Costa Rica Info Request

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BlackPearl
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Costa Rica Info Request

Post by BlackPearl » December 8th, 2014, 5:54 pm

Does anyone have any feedback they wouldn't mind sharing about Selva Verde Lodge?

I have quite a bit of experience in CR, but primarily in the Osa. Looking to try a new region.
It'll be a short trip, so I may not want to bounce around. I'm looking for a decent place with plenty of access to trails within walking distance of the property.

Thanks in advance...

John

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cbernz
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Re: Costa Rica Info Request

Post by cbernz » December 8th, 2014, 7:42 pm

Never been to Selva Verde, but I've been 3 times to La Selva Biological Station, which is in the same area. La Selva is slightly cheaper than Selva Verde - the accomodations are a bit more basic than many eco-resort-type places, but you have unlimited access to miles of trails right outside your door - more than you could possibly hope to cover in a short stay. The trails are well-marked with numbered posts that tell you the number of kilometers you are from the station, so it's really hard to get lost (to get home, just follow the numbers backwards). There are well-worn and paved trails through secondary forest close to the station, and progressively muddier and bumpier trails further out into the primary forest. Your stay includes 3 cafeteria meals, where you can chat and mingle with some of the scientists and researchers who live and work there, or if you want to take a longer hike, the cafeteria will pack a breakfast or lunch for you to go.

Sorry for totally not answering your question, but since you are looking to go to that area, I would consider La Selva as a possible alternative. I've heard good things about Selva Verde as well, and I'm sure you can find a lot of the same cool stuff there. No doubt someone here has been to both places.

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Schell
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Re: Costa Rica Info Request

Post by Schell » December 8th, 2014, 8:36 pm

Hi John,

I happened across your post by chance. I haven't been on the forum in a couple of year, but actually was in CR last month and spent a night at Selva Verde Lodge. We had intended on staying there three nights and left after one. The access to trails isn't stellar. There are some trails on the property, but most of their holdings are on the other side of the Sarapaqui River. It is an impressive piece of forest, but you can only access it via a hanging bridge, locked gate and paying $30/person for a guided tour with anywhere between 0-11 strangers.

If you're just looking for trails to wander, Selva Verde Lodge isn't it. We split and went to Monteverde and were glad we did. If you can find a researcher at La Selva that can take you out, I have no doubt that it would be a great experience, but if you can't there doesn't seem to be much to do.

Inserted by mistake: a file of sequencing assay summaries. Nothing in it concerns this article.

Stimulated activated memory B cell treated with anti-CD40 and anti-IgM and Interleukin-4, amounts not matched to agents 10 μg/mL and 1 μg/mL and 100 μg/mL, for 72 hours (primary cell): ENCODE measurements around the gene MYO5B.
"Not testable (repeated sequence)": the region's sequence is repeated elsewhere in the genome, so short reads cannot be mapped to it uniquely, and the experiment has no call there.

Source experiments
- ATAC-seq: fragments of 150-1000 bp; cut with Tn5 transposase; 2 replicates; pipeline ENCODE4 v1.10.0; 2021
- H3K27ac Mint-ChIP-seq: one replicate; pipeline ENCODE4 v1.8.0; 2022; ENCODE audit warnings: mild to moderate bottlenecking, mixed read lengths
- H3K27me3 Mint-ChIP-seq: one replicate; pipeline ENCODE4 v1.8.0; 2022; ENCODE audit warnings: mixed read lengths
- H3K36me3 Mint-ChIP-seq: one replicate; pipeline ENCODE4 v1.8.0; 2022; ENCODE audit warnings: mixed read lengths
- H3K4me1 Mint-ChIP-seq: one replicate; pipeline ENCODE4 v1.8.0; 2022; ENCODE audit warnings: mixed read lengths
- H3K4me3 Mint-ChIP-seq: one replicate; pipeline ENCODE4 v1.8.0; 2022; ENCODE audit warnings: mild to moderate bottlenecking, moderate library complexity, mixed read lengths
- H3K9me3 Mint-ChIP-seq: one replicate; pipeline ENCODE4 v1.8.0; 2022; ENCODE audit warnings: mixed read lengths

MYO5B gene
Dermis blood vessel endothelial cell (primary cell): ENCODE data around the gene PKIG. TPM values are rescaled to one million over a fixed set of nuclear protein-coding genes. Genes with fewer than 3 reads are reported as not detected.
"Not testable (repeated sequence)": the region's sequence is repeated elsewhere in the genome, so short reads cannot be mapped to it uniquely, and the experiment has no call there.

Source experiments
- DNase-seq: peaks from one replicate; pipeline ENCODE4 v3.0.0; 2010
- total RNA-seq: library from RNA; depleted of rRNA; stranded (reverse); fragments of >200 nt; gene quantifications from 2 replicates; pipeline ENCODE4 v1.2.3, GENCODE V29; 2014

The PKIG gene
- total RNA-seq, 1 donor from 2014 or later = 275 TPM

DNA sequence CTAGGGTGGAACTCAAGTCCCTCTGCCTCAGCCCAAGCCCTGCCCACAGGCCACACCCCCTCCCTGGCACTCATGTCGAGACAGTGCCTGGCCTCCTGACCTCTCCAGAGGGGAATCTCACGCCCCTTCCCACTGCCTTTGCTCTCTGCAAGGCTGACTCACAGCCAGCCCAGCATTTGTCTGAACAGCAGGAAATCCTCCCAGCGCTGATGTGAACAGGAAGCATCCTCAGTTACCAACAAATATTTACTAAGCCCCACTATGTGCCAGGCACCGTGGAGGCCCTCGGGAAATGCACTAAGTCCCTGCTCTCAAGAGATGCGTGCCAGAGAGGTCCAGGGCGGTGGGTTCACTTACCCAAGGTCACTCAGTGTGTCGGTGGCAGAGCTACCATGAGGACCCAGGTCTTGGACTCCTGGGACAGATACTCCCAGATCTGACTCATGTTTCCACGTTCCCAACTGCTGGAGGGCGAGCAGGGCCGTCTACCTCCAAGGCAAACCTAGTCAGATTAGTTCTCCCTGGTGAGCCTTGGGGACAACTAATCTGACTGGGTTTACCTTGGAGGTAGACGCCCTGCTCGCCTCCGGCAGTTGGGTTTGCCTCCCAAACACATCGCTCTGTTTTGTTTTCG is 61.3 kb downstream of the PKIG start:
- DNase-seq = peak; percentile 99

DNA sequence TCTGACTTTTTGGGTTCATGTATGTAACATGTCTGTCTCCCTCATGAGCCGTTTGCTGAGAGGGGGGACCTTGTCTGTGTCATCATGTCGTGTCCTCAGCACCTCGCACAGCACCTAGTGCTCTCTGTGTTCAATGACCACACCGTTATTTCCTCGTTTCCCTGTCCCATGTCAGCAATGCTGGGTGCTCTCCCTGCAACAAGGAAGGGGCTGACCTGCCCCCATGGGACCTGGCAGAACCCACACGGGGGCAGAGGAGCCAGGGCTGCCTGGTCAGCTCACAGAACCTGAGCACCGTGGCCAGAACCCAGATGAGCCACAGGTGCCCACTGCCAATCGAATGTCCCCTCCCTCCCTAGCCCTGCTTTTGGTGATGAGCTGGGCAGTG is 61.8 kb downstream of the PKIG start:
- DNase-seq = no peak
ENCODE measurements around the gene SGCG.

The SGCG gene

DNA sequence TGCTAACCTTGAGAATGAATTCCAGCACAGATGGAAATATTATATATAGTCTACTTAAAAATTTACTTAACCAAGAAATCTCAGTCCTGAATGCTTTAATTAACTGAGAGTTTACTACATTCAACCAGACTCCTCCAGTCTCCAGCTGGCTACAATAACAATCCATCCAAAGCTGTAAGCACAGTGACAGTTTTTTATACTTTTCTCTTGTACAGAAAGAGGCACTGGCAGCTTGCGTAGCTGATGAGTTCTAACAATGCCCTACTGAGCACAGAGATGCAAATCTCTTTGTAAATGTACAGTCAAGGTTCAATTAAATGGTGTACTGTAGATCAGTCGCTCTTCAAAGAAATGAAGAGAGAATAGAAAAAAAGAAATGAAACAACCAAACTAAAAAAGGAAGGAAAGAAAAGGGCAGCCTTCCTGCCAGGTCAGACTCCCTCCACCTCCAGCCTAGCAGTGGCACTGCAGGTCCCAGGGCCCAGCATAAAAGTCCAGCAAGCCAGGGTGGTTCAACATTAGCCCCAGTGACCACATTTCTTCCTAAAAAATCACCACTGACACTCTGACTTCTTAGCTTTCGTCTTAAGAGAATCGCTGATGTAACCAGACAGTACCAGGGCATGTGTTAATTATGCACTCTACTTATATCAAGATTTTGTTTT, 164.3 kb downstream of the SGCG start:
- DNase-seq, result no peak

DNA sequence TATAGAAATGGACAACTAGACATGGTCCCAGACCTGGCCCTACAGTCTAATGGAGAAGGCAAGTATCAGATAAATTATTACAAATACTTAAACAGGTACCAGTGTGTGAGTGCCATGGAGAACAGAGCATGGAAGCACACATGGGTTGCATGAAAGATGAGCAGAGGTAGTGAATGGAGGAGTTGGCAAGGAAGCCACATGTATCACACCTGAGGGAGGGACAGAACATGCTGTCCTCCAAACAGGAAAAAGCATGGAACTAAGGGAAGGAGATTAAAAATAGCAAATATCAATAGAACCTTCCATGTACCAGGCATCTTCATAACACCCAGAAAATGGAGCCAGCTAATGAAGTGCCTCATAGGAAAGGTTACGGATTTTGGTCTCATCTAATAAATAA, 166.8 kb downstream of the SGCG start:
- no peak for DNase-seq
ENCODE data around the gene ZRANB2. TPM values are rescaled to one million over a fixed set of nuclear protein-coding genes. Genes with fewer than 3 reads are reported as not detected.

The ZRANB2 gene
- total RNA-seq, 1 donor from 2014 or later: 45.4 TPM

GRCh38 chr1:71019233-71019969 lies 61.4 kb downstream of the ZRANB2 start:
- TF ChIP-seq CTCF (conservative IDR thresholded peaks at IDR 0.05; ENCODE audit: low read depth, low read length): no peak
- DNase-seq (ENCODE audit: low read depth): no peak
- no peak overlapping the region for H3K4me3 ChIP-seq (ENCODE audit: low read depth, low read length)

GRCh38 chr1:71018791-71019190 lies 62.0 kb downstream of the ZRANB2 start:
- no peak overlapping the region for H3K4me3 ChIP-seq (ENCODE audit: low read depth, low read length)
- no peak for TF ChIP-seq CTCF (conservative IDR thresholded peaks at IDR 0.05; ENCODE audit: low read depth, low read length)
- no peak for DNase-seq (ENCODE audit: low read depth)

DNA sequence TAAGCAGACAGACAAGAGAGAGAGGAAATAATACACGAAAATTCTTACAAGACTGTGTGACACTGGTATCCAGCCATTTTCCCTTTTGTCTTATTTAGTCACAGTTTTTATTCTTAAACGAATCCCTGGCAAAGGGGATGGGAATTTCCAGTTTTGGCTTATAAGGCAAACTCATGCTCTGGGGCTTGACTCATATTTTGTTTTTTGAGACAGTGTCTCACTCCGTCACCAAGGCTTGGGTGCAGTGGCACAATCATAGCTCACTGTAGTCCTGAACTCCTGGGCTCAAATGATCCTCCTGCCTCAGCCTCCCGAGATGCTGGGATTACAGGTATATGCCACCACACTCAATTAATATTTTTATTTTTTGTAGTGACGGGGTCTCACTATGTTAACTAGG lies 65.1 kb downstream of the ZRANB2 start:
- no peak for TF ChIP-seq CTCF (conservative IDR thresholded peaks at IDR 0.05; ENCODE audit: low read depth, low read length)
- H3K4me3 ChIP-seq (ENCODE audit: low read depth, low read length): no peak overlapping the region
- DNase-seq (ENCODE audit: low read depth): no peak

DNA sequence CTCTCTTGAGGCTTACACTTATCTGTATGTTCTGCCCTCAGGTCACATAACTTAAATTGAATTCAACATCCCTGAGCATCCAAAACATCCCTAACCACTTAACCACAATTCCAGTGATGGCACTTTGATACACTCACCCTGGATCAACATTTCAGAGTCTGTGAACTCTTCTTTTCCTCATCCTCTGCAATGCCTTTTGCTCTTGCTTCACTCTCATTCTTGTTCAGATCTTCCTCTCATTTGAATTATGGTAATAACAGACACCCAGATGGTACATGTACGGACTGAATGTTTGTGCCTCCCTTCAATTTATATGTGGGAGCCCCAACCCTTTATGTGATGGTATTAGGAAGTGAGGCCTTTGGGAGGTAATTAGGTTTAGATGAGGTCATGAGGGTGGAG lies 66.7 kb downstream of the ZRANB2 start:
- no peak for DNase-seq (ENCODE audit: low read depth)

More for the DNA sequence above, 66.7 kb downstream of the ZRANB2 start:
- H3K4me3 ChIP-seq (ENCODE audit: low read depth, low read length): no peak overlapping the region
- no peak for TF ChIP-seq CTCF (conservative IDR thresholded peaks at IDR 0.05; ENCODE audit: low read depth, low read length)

I'm sure someone else can chime in. Perhaps we missed something - wouldn't be surprised.

Cheers,

Rob

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cbernz
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Re: Costa Rica Info Request

Post by cbernz » December 8th, 2014, 8:46 pm

Schell wrote:Hi John,

I happened across your post by chance. I haven't been on the forum in a couple of year, but actually was in CR last month and spent a night at Selva Verde Lodge. We had intended on staying there three nights and left after one. The access to trails isn't stellar. There are some trails on the property, but most of their holdings are on the other side of the Sarapaqui River. It is an impressive piece of forest, but you can only access it via a hanging bridge, locked gate and paying $30/person for a guided tour with anywhere between 0-11 strangers.

If you're just looking for trails to wander, Selva Verde Lodge isn't it. We split and went to Monteverde and were glad we did. If you can find a researcher at La Selva that can take you out, I have no doubt that it would be a great experience, but if you can't there doesn't seem to be much to do.

I'm sure someone else can chime in. Perhaps we missed something - wouldn't be surprised.

Cheers,

Rob
That is bogus that Selva Verde makes you pay for tours of their property. La Selva has a policy that day visitors can only access their forest with a paid guide, but if you stay at the station, you have unlimited access to the entire place. The place is crawling with herps and other animals, and you don't need anybody to show you around. Unless there was some drastic change in the three years since I've been there?

Here are some photos from two of my trips to La Selva. With the exception of the stuff we saw on a boat tour, everything here was found hiking trails on our own:

http://www.pbase.com/cbernz/costarica09
http://www.pbase.com/cbernz/laselva

BlackPearl
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Re: Costa Rica Info Request

Post by BlackPearl » December 8th, 2014, 8:49 pm

Thanks for the input guys. Rob- that was exactly the information I was looking for. I've heard of a few places being restrictive on self-guided hikes. Certainly not what I'm after!

I've had great experiences at Bosque del Cabo and Hacienda Baru as they have miles of easily-accessible trails.

Any other suggestions now that Selva Verde is out?

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MattSullivan
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Re: Costa Rica Info Request

Post by MattSullivan » December 8th, 2014, 8:56 pm